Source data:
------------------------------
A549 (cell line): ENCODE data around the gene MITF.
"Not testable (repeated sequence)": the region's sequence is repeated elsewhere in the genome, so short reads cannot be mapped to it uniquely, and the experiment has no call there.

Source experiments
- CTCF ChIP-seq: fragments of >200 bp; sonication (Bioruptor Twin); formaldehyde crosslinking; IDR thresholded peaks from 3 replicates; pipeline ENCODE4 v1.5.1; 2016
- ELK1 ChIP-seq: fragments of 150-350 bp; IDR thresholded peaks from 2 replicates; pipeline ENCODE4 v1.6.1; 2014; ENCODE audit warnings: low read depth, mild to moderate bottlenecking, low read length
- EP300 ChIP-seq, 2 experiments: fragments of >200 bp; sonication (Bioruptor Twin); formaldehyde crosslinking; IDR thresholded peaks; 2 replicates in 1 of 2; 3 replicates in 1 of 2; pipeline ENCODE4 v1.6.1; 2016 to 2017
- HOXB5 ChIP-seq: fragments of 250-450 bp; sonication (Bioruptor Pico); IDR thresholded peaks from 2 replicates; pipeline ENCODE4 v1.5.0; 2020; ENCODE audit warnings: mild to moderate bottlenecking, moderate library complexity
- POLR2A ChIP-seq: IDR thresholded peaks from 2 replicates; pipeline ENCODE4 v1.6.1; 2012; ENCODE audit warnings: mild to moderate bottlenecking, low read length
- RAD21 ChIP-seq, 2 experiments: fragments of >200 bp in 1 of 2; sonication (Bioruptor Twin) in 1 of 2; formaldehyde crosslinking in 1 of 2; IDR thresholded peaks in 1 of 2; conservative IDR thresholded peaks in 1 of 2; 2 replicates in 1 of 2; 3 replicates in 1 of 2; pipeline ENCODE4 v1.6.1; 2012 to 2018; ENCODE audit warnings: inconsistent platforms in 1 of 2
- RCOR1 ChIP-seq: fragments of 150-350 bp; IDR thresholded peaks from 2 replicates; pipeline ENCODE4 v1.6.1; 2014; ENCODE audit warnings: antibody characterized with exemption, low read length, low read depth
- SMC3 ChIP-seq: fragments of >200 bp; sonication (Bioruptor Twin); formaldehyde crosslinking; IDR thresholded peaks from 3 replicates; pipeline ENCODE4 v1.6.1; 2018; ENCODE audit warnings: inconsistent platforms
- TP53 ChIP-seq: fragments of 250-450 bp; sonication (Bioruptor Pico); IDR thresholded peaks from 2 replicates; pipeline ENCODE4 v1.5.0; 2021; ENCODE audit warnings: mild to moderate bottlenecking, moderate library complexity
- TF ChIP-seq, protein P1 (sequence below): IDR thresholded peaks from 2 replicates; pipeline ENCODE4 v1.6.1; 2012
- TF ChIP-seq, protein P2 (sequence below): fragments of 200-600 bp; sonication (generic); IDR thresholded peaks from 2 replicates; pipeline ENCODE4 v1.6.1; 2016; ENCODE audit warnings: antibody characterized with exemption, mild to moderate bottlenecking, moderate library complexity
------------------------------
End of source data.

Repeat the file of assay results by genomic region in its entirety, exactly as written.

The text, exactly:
A549 (cell line): ENCODE data around the gene MITF.
"Not testable (repeated sequence)": the region's sequence is repeated elsewhere in the genome, so short reads cannot be mapped to it uniquely, and the experiment has no call there.

Source experiments
- CTCF ChIP-seq: fragments of >200 bp; sonication (Bioruptor Twin); formaldehyde crosslinking; IDR thresholded peaks from 3 replicates; pipeline ENCODE4 v1.5.1; 2016
- ELK1 ChIP-seq: fragments of 150-350 bp; IDR thresholded peaks from 2 replicates; pipeline ENCODE4 v1.6.1; 2014; ENCODE audit warnings: low read depth, mild to moderate bottlenecking, low read length
- EP300 ChIP-seq, 2 experiments: fragments of >200 bp; sonication (Bioruptor Twin); formaldehyde crosslinking; IDR thresholded peaks; 2 replicates in 1 of 2; 3 replicates in 1 of 2; pipeline ENCODE4 v1.6.1; 2016 to 2017
- HOXB5 ChIP-seq: fragments of 250-450 bp; sonication (Bioruptor Pico); IDR thresholded peaks from 2 replicates; pipeline ENCODE4 v1.5.0; 2020; ENCODE audit warnings: mild to moderate bottlenecking, moderate library complexity
- POLR2A ChIP-seq: IDR thresholded peaks from 2 replicates; pipeline ENCODE4 v1.6.1; 2012; ENCODE audit warnings: mild to moderate bottlenecking, low read length
- RAD21 ChIP-seq, 2 experiments: fragments of >200 bp in 1 of 2; sonication (Bioruptor Twin) in 1 of 2; formaldehyde crosslinking in 1 of 2; IDR thresholded peaks in 1 of 2; conservative IDR thresholded peaks in 1 of 2; 2 replicates in 1 of 2; 3 replicates in 1 of 2; pipeline ENCODE4 v1.6.1; 2012 to 2018; ENCODE audit warnings: inconsistent platforms in 1 of 2
- RCOR1 ChIP-seq: fragments of 150-350 bp; IDR thresholded peaks from 2 replicates; pipeline ENCODE4 v1.6.1; 2014; ENCODE audit warnings: antibody characterized with exemption, low read length, low read depth
- SMC3 ChIP-seq: fragments of >200 bp; sonication (Bioruptor Twin); formaldehyde crosslinking; IDR thresholded peaks from 3 replicates; pipeline ENCODE4 v1.6.1; 2018; ENCODE audit warnings: inconsistent platforms
- TP53 ChIP-seq: fragments of 250-450 bp; sonication (Bioruptor Pico); IDR thresholded peaks from 2 replicates; pipeline ENCODE4 v1.5.0; 2021; ENCODE audit warnings: mild to moderate bottlenecking, moderate library complexity
- TF ChIP-seq, protein P1 (sequence below): IDR thresholded peaks from 2 replicates; pipeline ENCODE4 v1.6.1; 2012
- TF ChIP-seq, protein P2 (sequence below): fragments of 200-600 bp; sonication (generic); IDR thresholded peaks from 2 replicates; pipeline ENCODE4 v1.6.1; 2016; ENCODE audit warnings: antibody characterized with exemption, mild to moderate bottlenecking, moderate library complexity